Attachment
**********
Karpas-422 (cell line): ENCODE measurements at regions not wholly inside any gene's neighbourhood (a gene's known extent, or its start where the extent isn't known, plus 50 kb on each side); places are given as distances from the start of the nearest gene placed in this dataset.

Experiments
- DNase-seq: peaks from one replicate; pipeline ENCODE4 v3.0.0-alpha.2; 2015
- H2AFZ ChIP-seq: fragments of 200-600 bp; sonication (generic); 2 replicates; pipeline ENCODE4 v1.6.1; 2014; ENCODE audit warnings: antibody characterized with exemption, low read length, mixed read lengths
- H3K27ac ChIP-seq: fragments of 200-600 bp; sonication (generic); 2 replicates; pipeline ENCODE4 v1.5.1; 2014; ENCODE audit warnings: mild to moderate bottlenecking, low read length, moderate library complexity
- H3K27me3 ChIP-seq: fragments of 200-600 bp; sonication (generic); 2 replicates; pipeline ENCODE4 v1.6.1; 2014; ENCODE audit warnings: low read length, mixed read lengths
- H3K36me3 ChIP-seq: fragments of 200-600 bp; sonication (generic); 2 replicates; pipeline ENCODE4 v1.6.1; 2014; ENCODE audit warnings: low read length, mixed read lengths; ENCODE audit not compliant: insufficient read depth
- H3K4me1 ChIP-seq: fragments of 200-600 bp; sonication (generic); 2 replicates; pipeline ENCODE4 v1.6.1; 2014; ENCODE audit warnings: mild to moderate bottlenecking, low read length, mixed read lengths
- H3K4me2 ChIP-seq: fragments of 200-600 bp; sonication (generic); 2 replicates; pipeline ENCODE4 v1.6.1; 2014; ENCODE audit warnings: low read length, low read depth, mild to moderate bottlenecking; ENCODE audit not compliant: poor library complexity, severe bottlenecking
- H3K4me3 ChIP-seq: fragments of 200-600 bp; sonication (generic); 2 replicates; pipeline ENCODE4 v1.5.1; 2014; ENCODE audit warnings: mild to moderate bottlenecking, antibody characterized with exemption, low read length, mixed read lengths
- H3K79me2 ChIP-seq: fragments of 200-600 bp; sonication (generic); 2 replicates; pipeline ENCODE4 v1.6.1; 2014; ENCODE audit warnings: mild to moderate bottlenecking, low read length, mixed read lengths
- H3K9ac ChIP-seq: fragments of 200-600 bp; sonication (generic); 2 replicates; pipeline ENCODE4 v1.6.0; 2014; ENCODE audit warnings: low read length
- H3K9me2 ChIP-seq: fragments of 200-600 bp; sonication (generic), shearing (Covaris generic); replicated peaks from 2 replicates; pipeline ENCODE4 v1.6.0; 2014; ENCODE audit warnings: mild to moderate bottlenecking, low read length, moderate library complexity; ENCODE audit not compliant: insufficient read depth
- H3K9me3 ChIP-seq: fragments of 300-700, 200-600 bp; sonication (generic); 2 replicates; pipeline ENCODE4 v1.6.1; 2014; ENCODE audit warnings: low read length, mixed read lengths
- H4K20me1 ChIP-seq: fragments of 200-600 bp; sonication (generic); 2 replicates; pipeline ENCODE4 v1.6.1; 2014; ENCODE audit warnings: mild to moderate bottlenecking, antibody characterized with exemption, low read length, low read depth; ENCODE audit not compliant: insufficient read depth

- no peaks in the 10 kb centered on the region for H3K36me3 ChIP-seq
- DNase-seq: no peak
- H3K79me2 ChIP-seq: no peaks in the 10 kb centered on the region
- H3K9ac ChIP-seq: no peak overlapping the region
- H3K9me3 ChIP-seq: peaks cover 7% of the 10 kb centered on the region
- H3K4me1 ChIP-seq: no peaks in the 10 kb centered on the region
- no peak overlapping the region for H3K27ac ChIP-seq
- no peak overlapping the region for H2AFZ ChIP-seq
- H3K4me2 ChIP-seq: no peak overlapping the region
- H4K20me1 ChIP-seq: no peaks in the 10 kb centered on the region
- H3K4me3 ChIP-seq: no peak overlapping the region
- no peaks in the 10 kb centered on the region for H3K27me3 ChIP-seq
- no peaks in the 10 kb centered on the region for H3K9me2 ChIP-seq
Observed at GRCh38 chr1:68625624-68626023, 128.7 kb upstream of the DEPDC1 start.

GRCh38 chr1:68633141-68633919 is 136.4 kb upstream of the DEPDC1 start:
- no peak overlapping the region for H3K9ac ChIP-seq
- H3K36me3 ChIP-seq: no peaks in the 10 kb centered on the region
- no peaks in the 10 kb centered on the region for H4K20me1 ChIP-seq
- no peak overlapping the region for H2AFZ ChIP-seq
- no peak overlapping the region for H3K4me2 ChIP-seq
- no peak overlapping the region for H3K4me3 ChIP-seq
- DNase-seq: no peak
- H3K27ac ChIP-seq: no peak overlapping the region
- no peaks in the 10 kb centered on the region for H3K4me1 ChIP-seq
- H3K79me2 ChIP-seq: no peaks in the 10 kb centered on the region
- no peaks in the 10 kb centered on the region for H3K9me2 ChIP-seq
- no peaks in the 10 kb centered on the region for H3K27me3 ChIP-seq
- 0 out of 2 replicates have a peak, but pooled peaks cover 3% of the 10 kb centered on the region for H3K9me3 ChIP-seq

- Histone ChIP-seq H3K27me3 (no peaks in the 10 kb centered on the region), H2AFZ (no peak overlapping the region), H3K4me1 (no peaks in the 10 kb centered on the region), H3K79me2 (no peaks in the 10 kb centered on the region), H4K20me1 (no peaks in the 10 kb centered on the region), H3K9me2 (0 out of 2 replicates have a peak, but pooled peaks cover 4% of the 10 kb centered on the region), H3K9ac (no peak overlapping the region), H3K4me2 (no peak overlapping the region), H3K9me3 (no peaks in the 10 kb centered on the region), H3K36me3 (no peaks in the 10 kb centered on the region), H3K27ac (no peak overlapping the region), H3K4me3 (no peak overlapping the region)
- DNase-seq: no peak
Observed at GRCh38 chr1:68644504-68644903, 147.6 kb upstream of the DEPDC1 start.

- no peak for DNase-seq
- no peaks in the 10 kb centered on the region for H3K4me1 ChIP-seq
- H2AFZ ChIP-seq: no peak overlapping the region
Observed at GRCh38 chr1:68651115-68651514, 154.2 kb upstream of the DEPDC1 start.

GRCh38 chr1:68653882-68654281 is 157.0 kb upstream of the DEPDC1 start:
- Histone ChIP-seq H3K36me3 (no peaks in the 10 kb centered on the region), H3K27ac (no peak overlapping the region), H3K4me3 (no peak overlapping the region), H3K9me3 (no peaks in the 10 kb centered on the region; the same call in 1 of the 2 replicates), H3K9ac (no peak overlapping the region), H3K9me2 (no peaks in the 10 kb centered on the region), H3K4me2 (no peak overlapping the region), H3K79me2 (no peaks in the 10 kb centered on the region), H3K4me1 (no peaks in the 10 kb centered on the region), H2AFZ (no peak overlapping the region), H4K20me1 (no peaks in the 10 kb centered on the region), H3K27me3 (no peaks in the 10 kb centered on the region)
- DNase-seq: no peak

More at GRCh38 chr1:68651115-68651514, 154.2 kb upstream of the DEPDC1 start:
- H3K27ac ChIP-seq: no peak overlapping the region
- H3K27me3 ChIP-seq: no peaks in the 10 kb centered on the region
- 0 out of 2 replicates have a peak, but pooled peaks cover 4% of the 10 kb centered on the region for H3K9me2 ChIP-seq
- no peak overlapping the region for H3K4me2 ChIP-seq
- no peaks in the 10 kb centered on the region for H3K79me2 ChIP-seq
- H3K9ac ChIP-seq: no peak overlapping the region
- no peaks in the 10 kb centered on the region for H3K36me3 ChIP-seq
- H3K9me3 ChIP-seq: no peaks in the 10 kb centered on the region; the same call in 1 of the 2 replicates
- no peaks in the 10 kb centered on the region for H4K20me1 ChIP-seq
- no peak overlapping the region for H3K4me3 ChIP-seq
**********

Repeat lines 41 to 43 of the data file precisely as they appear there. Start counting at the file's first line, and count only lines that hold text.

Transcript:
- no peaks in the 10 kb centered on the region for H3K9me2 ChIP-seq
- no peaks in the 10 kb centered on the region for H3K27me3 ChIP-seq
- 0 out of 2 replicates have a peak, but pooled peaks cover 3% of the 10 kb centered on the region for H3K9me3 ChIP-seq